Paintings by Helen Donley and Elizabeth Talbot
"What's Hecuba to him or he to Hecuba,
That he should weep for her?"
Hamlet Act II Scene II
The search for nurture in the art of the past is frequently a source of anxiety for today's painter. The reductive reasoning of successive waves of the avant-garde has construed sympathy as sickly dependence, a failure to acknowledge the need for a year zero in which the art of the museums is swept away by an exemplary art of the present moment. To have regard for what painters before us have done is by this reasoning to indulge in a form of self examination which disables our capacity for acting in the here and now - to be of our time. At its most extreme, for theorists who see no meaningful distinction between the activities of the artist as an artist and the living of her life in other ways history as a tool of individual retrospection is a paralysing encumbrance. As if this were not trouble enough historians of art have come increasingly to promote a view of art as a system of signposts pointing to problematic social or political realities. The banishment of aesthetics from such a scheme leaves no significant place for the connections worked out through practice of one painter with another. Painting is reduced to a set of illustrations to histories unconnected to its own.
The painters in this exhibition are deeply aware of the conflicts involved in the interrogation of their artistic genealogy. They are, however sustained by the knowledge that paintings from the past live in the present. They are alert to, but not in awe of those censoring voices which seek to exclude the possibility that expressive sympathies can be awakened in the work of past centuries. The physical survival of that work guarantees that the art of the past must also be the art of today. These artists hold unique and complex conversations with the past made present.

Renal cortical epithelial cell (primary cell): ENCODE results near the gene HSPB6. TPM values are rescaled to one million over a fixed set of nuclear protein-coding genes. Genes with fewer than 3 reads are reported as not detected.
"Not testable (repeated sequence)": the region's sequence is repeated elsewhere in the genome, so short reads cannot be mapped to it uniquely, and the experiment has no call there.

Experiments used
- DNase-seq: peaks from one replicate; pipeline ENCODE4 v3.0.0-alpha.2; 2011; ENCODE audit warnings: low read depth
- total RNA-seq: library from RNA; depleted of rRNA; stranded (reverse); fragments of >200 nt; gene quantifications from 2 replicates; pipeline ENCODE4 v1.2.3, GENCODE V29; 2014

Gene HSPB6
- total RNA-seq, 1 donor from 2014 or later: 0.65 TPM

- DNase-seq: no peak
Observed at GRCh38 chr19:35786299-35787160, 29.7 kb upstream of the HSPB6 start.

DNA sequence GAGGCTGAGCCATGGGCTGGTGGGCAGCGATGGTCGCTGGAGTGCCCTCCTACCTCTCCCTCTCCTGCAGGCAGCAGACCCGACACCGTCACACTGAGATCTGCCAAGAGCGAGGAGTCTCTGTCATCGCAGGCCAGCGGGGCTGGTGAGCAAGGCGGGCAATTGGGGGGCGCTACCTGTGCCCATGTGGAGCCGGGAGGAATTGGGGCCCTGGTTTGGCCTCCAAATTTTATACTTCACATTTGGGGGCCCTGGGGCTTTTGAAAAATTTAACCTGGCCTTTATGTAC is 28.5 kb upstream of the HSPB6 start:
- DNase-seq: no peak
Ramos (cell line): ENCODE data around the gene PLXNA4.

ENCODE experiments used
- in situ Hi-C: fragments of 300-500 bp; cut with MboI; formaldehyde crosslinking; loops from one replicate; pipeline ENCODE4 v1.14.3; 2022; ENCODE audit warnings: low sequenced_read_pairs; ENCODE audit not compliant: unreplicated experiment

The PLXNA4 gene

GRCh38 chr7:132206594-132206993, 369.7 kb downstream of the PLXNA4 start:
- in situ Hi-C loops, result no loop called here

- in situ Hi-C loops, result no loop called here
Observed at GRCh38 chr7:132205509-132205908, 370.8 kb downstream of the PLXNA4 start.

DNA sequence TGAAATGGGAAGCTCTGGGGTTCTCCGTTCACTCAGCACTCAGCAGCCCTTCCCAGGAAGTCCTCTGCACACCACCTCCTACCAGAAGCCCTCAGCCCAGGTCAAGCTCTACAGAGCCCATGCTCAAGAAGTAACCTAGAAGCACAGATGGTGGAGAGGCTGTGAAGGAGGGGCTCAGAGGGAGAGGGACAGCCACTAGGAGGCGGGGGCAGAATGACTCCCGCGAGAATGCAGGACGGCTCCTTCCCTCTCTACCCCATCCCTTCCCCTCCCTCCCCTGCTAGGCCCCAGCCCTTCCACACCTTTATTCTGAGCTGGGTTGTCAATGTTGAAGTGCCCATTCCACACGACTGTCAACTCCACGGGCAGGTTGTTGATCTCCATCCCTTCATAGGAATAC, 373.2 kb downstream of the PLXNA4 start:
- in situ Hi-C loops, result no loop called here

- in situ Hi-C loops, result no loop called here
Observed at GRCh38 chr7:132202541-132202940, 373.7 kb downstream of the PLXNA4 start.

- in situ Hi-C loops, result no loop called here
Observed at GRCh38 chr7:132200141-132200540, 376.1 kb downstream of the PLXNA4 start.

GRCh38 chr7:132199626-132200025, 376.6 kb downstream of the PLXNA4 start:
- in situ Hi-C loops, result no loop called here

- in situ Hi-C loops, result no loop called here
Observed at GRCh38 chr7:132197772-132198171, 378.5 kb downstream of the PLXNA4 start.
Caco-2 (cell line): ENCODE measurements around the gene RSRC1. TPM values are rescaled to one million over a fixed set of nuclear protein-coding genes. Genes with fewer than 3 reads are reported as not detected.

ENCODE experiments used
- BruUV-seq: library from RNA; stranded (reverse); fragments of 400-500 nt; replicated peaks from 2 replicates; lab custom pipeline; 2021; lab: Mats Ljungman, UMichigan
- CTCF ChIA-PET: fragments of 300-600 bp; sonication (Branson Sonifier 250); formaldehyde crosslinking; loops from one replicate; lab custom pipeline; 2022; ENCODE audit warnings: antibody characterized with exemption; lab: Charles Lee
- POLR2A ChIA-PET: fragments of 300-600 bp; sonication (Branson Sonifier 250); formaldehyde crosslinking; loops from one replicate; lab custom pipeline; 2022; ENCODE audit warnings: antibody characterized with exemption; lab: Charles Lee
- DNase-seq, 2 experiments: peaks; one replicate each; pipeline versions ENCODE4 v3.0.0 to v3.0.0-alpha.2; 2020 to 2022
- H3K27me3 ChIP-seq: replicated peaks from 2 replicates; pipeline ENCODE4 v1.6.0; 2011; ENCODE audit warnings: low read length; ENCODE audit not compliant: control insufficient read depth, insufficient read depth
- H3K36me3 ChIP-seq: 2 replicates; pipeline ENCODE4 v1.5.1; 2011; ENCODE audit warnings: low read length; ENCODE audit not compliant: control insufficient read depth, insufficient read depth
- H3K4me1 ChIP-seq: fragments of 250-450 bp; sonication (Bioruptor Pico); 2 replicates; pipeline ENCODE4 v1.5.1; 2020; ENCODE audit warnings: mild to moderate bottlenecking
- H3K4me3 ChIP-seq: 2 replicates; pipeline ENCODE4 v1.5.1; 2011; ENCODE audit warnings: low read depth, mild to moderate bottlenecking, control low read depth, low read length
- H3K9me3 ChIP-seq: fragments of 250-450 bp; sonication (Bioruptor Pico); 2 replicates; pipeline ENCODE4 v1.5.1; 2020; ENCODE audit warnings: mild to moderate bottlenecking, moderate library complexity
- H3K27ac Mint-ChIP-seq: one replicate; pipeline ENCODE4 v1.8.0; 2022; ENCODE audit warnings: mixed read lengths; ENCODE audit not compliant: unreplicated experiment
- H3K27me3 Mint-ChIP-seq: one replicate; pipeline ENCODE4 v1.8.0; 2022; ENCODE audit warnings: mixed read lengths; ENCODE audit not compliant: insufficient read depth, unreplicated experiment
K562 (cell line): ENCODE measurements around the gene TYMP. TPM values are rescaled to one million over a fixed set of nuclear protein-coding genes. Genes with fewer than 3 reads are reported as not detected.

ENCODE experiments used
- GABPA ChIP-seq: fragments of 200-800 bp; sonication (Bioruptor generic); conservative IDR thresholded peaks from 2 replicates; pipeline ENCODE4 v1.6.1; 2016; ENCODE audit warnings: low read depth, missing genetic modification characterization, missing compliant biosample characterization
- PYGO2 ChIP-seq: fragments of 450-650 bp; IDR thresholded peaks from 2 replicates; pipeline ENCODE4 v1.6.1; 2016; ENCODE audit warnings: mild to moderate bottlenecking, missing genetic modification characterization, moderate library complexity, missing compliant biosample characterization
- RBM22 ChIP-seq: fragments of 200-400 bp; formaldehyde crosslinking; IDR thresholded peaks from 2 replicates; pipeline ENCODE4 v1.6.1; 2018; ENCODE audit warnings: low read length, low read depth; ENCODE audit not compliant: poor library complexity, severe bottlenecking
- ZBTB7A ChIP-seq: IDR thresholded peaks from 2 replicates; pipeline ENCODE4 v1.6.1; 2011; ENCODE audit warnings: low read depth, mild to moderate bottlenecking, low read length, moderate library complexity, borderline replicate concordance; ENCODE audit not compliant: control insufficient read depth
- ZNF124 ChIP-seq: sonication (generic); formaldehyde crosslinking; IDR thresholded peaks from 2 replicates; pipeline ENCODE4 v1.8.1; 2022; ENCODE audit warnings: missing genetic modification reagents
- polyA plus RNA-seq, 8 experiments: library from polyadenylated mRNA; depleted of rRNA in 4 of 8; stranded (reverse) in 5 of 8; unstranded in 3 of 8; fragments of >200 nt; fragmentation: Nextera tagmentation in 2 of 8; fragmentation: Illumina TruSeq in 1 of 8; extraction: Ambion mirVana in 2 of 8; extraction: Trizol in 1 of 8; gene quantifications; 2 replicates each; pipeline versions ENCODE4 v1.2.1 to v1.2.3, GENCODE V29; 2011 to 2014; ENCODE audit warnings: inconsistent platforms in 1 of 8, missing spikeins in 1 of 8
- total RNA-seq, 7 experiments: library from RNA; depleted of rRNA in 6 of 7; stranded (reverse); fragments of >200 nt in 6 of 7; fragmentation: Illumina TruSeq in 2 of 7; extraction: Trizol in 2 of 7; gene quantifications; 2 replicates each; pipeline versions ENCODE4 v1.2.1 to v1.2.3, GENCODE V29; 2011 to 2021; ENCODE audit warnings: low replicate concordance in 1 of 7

In the work of Helen Donley responses to qualities of surface and nuances of gesture and pose are an intimate link to the tradition of painting passed from Titian to Velasquez, from Watteau to Goya and Manet. These exchanges are not part of a scholarly text but of a traffic in things felt and seen. Nor does this become a game of Chinese whispers for the act of translation leads not to a sum of losses but to a gain in new and unanticipated meanings.
Elizabeth Talbot too deals with interwoven strands of perception. This is not a matter of referring to sustaining sources for their own sake. Rather she is reflecting on the sometimes startling consequences of the weaving and reweaving of certain traditions of landscape image making. Her practice exploits the sometimes banal inheritance of "artistic" landscape photography alongside the undiluted original vision of Corot or Friedrich. In consequence no two of these tensely structured paintings is alike every reference having been sifted and sieved for its essential emotional resonance.
These artists have held so many conversations with so many. Not with ghosts but with immortals.
Gavin Robson, 2006
Gavin Robson is Head of Fine Art at the University of Newcastle upon Tyne. He wrote this catalogue essay for the Surface Tension exhibition held at the Myles Meehan Gallery in Darlington 2006.